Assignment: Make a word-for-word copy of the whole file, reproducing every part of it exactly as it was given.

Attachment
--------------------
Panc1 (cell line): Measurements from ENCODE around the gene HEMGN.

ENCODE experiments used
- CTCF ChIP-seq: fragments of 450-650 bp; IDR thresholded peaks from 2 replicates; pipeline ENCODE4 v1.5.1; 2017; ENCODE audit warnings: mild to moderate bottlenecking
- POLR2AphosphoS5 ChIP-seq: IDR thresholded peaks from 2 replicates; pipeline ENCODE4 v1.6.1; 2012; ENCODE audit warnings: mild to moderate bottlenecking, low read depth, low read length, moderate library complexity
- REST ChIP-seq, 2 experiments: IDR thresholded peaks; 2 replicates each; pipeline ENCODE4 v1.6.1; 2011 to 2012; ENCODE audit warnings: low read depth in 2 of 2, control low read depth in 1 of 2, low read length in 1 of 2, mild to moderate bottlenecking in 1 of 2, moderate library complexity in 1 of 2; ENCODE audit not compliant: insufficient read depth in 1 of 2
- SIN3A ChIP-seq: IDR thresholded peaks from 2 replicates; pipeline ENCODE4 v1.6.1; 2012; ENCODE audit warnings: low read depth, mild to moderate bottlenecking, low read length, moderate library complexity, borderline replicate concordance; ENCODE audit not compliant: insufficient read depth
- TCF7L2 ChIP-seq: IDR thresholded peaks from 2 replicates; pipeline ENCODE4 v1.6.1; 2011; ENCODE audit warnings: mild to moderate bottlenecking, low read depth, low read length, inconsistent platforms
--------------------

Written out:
Panc1 (cell line): Measurements from ENCODE around the gene HEMGN.

ENCODE experiments used
- CTCF ChIP-seq: fragments of 450-650 bp; IDR thresholded peaks from 2 replicates; pipeline ENCODE4 v1.5.1; 2017; ENCODE audit warnings: mild to moderate bottlenecking
- POLR2AphosphoS5 ChIP-seq: IDR thresholded peaks from 2 replicates; pipeline ENCODE4 v1.6.1; 2012; ENCODE audit warnings: mild to moderate bottlenecking, low read depth, low read length, moderate library complexity
- REST ChIP-seq, 2 experiments: IDR thresholded peaks; 2 replicates each; pipeline ENCODE4 v1.6.1; 2011 to 2012; ENCODE audit warnings: low read depth in 2 of 2, control low read depth in 1 of 2, low read length in 1 of 2, mild to moderate bottlenecking in 1 of 2, moderate library complexity in 1 of 2; ENCODE audit not compliant: insufficient read depth in 1 of 2
- SIN3A ChIP-seq: IDR thresholded peaks from 2 replicates; pipeline ENCODE4 v1.6.1; 2012; ENCODE audit warnings: low read depth, mild to moderate bottlenecking, low read length, moderate library complexity, borderline replicate concordance; ENCODE audit not compliant: insufficient read depth
- TCF7L2 ChIP-seq: IDR thresholded peaks from 2 replicates; pipeline ENCODE4 v1.6.1; 2011; ENCODE audit warnings: mild to moderate bottlenecking, low read depth, low read length, inconsistent platforms